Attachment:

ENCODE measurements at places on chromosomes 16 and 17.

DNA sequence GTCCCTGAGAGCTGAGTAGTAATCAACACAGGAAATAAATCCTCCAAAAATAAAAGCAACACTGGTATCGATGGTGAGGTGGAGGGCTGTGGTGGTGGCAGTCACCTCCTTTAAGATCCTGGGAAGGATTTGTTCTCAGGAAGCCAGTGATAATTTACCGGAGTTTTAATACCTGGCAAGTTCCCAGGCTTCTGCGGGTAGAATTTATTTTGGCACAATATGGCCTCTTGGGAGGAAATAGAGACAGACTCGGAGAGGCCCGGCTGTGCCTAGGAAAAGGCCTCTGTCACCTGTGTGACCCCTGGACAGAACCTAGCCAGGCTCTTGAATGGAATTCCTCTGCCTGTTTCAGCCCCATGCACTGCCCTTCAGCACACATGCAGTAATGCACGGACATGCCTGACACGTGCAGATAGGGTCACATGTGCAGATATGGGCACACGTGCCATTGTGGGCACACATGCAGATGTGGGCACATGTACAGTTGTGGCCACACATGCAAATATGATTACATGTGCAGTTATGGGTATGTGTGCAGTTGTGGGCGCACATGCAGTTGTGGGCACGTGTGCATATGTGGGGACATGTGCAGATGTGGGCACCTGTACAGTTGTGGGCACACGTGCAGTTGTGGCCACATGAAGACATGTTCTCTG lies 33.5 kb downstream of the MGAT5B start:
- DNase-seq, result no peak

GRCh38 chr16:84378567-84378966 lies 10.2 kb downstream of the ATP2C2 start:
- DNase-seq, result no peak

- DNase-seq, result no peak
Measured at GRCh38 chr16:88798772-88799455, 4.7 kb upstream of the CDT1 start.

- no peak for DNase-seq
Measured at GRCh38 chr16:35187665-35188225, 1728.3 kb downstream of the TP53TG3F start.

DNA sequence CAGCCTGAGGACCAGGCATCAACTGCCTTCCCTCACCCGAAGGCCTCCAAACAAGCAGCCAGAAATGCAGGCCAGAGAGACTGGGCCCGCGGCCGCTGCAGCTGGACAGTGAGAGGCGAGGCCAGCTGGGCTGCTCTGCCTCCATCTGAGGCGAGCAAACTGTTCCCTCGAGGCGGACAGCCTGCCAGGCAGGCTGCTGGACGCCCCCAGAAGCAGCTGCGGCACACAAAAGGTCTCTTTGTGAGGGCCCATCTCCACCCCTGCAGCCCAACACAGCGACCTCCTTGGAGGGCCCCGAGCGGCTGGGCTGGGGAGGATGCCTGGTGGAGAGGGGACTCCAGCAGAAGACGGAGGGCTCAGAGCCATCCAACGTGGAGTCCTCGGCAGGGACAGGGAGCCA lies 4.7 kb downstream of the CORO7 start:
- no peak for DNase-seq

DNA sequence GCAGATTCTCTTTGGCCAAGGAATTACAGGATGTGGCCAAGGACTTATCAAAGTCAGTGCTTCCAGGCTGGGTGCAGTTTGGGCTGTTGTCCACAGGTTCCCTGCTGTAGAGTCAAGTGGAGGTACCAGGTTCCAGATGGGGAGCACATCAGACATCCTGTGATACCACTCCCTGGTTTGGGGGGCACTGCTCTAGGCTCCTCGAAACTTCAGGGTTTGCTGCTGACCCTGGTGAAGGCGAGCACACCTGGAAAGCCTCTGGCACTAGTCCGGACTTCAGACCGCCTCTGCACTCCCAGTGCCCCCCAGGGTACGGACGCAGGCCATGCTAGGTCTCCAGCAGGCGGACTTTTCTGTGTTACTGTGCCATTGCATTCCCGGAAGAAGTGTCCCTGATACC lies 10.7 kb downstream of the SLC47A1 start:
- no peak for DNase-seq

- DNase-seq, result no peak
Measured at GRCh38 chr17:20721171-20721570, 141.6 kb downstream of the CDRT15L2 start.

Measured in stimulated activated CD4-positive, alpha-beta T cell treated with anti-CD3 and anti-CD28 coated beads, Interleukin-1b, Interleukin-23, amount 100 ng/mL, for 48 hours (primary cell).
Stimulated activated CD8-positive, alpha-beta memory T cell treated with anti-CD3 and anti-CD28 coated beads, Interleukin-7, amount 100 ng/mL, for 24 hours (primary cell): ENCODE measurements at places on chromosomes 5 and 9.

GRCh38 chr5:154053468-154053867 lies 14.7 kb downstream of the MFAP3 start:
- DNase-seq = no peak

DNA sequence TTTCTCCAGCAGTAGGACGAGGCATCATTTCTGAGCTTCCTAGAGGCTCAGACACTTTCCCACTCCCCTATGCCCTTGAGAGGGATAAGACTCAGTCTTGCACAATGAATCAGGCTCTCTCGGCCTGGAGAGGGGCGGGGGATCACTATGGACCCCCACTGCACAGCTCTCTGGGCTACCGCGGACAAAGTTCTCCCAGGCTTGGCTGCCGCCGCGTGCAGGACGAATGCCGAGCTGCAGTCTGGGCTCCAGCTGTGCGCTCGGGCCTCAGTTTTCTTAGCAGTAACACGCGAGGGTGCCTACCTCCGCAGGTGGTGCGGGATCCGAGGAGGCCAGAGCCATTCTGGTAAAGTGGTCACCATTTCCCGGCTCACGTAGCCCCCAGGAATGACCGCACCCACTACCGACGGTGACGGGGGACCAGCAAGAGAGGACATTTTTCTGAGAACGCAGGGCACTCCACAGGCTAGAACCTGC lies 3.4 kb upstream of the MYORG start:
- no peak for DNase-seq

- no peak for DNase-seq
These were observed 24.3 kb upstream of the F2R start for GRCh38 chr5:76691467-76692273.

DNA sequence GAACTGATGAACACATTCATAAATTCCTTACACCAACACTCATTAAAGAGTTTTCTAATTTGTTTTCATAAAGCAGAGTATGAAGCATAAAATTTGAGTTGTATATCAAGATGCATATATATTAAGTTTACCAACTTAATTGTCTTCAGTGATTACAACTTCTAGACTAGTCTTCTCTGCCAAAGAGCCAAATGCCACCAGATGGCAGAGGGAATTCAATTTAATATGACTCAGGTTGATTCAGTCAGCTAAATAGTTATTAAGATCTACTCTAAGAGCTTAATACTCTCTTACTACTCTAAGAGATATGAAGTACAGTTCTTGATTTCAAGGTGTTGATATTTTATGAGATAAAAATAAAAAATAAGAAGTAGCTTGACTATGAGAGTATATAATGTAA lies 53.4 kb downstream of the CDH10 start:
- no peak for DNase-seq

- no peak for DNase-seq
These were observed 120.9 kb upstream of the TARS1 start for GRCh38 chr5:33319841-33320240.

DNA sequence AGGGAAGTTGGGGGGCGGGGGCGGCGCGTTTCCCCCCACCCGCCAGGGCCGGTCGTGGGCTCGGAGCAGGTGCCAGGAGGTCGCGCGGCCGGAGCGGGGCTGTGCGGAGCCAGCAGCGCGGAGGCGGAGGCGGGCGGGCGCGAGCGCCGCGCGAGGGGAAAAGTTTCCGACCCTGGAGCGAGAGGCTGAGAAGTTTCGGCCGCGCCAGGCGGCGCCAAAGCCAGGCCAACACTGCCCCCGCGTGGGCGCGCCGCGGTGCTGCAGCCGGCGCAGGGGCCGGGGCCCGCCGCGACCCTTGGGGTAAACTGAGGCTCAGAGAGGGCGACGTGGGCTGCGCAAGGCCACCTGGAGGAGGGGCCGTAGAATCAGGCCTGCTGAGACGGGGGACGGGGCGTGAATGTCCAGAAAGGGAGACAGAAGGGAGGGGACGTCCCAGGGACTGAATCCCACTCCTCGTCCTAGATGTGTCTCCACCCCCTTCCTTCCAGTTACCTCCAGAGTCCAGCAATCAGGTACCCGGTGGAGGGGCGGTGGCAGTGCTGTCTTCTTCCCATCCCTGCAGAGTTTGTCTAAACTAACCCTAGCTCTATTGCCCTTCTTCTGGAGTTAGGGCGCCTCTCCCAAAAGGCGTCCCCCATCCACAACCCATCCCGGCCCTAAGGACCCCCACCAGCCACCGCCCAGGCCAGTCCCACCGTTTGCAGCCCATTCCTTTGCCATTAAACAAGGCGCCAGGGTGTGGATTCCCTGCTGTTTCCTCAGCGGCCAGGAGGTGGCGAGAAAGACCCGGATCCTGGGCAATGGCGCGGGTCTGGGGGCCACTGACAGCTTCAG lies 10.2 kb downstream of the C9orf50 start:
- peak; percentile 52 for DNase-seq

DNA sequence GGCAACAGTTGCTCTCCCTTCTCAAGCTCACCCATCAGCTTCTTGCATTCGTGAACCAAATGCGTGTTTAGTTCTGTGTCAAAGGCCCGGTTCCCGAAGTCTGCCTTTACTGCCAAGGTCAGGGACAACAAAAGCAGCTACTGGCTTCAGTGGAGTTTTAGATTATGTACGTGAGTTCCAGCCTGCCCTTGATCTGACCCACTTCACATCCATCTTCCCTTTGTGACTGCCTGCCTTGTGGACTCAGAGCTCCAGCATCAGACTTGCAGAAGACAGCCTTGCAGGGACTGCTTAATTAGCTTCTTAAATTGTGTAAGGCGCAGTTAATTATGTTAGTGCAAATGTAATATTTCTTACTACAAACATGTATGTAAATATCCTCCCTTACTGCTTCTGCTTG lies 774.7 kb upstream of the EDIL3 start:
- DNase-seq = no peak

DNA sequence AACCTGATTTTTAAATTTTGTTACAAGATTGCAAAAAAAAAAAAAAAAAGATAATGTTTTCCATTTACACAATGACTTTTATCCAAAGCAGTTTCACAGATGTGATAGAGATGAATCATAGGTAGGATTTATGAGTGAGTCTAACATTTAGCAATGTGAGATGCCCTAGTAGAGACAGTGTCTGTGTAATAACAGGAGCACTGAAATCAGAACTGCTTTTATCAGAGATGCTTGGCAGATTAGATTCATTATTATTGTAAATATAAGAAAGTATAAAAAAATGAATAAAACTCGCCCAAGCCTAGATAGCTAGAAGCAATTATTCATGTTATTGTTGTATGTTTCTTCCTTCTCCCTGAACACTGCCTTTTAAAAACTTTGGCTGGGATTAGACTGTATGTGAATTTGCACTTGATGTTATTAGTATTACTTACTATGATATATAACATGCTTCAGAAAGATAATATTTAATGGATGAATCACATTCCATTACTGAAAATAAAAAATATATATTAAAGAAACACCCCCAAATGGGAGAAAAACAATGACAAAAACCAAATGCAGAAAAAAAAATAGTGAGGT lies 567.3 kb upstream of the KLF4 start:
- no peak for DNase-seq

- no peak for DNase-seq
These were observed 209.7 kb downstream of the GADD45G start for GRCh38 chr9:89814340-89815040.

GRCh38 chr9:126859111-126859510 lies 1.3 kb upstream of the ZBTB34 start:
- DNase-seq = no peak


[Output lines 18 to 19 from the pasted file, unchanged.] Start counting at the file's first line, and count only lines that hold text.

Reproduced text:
GRCh38 chr5:154053468-154053867 lies 14.7 kb downstream of the MFAP3 start:
- DNase-seq = no peak